One beneficiary of that increased production: Point Blank Body Armor, a subsidiary of New York-based DHB Industries, which has expanded dramatically to meet the demand. In less than three months in early 2004, the company opened two new manufacturing plants in Florida, expanding its operations to meet the Army and Marines’ demand for more than 1 million vests.


The first vest failures had come to light in mid-January 2003, as officials with Point Blank notified Marine contract officers of problems at their Oakland Park, Fla., test facility.


Hatfield told Marine Corps Times the failures stemmed from improper testing equipment at their ballistic lab.  [Life in prison for this lying piece of shit.]


Over the next year, Natick officials assumed responsibility for testing vests from Point Blank as they investigated why the original failures occurred.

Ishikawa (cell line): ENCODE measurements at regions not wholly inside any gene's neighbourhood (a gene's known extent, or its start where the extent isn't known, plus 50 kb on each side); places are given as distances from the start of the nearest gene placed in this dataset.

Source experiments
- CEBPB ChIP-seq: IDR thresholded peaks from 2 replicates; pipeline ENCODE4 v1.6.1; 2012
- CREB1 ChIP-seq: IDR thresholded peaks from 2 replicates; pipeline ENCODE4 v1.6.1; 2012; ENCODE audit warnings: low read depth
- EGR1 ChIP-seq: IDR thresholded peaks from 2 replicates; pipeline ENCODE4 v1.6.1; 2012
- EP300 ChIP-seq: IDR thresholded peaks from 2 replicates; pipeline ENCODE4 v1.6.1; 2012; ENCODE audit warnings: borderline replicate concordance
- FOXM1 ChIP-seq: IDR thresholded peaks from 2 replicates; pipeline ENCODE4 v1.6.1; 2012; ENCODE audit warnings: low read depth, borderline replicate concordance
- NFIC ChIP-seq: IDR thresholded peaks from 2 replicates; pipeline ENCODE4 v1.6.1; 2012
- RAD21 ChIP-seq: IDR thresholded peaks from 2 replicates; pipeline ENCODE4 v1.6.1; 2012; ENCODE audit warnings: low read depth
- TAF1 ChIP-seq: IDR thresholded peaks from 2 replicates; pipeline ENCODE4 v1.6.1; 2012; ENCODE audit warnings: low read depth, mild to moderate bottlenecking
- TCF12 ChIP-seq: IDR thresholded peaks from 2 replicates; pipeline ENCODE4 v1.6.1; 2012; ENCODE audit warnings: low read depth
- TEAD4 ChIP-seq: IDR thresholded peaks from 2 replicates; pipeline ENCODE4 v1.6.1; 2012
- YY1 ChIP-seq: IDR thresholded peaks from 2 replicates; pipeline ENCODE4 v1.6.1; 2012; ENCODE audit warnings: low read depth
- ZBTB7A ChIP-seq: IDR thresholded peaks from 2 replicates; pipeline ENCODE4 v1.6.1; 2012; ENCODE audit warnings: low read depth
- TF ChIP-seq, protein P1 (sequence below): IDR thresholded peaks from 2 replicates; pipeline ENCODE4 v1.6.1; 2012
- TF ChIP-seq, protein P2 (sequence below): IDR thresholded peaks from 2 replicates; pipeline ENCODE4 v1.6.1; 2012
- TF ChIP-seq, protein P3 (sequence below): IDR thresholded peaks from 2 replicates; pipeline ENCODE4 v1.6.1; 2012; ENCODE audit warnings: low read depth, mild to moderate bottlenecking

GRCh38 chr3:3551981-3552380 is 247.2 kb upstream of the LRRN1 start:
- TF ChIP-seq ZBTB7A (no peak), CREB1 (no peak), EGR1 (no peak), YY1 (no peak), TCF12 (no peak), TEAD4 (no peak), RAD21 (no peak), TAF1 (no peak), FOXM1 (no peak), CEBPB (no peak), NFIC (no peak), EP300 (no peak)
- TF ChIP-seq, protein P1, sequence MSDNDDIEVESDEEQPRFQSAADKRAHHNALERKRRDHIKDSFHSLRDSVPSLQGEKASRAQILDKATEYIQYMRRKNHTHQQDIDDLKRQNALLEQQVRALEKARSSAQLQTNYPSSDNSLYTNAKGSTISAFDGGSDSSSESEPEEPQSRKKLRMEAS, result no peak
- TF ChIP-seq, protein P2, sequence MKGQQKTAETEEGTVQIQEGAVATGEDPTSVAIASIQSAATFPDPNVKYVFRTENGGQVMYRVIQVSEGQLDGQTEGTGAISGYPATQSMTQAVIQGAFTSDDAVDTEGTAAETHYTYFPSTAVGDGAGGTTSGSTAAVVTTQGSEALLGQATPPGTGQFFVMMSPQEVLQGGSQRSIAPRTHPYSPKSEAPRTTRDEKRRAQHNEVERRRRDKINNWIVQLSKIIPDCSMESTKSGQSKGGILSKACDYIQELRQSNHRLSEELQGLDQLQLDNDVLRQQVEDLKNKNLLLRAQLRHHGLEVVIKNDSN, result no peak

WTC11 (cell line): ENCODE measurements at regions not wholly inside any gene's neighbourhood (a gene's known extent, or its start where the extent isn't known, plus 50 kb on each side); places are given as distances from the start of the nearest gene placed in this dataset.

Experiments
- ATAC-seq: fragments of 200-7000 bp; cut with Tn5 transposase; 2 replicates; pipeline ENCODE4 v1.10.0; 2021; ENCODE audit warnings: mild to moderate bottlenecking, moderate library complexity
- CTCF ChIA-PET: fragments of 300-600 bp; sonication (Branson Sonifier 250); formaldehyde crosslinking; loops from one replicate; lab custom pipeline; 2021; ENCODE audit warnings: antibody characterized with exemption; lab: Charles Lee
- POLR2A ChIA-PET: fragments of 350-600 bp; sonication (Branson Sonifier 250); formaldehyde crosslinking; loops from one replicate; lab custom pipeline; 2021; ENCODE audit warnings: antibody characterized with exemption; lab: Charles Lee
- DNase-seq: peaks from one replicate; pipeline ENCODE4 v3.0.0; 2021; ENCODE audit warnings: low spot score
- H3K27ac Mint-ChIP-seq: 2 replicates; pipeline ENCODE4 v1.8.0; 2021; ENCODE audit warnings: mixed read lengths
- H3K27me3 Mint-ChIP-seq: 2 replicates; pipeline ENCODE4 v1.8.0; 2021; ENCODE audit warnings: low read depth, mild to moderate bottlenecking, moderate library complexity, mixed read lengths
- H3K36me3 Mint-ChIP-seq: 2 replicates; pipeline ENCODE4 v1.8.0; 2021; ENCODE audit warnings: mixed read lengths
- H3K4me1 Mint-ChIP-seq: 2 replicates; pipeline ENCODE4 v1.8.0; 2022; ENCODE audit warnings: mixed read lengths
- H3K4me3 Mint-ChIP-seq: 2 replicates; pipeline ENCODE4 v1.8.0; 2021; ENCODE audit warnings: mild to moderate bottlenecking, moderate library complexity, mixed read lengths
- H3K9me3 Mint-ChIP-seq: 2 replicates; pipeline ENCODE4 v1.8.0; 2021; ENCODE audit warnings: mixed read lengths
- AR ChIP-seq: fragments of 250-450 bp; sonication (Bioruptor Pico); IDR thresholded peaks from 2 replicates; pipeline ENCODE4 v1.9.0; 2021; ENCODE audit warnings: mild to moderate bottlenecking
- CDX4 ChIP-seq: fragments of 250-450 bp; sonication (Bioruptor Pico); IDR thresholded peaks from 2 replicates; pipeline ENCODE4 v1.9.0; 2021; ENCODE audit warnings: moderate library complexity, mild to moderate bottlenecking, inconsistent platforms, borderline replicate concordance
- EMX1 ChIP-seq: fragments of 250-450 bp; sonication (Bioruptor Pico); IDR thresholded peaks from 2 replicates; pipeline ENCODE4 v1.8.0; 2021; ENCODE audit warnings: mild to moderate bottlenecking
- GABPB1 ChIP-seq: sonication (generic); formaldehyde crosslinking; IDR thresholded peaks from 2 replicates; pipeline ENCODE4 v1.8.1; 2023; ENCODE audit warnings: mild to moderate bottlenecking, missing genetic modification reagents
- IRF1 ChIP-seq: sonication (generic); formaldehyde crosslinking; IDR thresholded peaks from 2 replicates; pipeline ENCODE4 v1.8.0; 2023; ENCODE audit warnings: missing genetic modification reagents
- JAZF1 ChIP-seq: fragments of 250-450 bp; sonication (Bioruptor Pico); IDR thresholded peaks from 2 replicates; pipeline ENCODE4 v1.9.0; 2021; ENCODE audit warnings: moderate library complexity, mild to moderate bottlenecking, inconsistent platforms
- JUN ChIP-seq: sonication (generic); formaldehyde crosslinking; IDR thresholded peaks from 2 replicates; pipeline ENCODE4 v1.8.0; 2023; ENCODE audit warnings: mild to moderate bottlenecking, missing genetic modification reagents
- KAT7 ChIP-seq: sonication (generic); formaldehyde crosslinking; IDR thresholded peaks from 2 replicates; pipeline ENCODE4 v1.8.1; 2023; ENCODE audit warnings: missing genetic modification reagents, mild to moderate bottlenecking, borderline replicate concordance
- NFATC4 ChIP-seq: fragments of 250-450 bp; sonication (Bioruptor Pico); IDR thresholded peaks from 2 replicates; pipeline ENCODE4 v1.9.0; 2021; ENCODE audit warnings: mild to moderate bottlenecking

In December 2003, contract officers and testers discovered that multiple vests from two other lots failed ballistic tests, this time at the Aberdeen facility.


Vests from lots 69-9 and 69-12 suffered multiple penetrations of 9mm bullets at speeds below 1,525 feet per second.  When gauging performance of a vest against that contract benchmark, testers expect that rounds will penetrate half of the time.


Those penetrations were of particular concern because previous tests yielded passing results at an average velocity of 1,620 feet per second, well above the contract benchmark, according to a document written by Mike Codega, a technical representative at Natick who worked with MacKiewicz on the Marine vest program.


Also a point of concern was the complete penetration of a vest from lot 69-12. This one was below 1,450 feet per second, a speed at which no vest penetration should occur.